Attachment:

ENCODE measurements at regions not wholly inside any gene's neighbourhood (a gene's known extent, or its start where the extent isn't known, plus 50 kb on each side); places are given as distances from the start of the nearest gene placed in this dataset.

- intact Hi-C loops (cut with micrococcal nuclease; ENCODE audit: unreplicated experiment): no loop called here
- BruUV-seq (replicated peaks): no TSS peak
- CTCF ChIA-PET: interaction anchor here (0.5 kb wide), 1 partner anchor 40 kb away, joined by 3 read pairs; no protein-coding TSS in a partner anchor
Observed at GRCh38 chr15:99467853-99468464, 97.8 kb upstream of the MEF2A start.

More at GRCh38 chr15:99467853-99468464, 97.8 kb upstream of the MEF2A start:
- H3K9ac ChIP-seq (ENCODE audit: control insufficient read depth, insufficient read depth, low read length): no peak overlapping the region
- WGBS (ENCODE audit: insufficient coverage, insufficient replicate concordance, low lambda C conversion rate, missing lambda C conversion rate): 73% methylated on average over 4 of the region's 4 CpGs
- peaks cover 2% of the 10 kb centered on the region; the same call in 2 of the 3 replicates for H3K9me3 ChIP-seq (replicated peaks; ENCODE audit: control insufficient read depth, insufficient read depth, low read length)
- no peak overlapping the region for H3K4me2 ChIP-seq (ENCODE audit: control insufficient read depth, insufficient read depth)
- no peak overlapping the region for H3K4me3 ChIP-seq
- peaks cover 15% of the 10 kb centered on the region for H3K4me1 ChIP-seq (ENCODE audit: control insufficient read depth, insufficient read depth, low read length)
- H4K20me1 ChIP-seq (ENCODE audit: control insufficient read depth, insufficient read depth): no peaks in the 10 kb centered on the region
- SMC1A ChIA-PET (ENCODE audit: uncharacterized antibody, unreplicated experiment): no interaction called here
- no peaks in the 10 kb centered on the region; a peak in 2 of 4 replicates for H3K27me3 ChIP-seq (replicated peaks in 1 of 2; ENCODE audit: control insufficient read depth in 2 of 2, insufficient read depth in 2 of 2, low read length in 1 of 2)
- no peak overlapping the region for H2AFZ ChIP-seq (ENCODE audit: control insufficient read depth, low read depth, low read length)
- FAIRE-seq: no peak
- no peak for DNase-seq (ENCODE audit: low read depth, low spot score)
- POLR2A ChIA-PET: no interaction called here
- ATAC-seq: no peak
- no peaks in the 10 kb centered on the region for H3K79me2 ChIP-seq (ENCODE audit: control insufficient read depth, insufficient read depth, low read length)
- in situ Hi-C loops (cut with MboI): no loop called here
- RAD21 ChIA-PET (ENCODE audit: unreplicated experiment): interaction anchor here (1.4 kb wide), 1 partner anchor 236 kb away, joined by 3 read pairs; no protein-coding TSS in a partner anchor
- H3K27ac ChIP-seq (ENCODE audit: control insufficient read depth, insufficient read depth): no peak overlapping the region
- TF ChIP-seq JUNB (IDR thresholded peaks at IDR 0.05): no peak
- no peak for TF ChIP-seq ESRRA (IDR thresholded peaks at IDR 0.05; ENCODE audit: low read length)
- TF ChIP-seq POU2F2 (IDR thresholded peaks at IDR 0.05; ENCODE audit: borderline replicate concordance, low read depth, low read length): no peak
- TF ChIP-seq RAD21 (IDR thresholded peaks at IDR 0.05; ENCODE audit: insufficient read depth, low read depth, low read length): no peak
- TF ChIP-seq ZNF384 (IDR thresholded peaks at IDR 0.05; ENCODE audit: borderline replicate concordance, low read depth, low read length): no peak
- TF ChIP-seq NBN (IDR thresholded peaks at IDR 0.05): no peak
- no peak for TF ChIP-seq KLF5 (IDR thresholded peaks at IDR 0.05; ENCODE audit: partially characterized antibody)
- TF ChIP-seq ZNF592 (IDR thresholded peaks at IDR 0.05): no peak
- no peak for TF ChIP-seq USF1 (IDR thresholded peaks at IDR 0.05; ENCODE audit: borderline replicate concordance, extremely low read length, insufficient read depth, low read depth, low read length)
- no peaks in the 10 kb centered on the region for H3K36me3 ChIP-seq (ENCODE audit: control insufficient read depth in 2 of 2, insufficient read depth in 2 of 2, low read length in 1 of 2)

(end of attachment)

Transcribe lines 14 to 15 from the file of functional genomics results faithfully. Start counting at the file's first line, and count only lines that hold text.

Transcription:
- SMC1A ChIA-PET (ENCODE audit: uncharacterized antibody, unreplicated experiment): no interaction called here
- no peaks in the 10 kb centered on the region; a peak in 2 of 4 replicates for H3K27me3 ChIP-seq (replicated peaks in 1 of 2; ENCODE audit: control insufficient read depth in 2 of 2, insufficient read depth in 2 of 2, low read length in 1 of 2)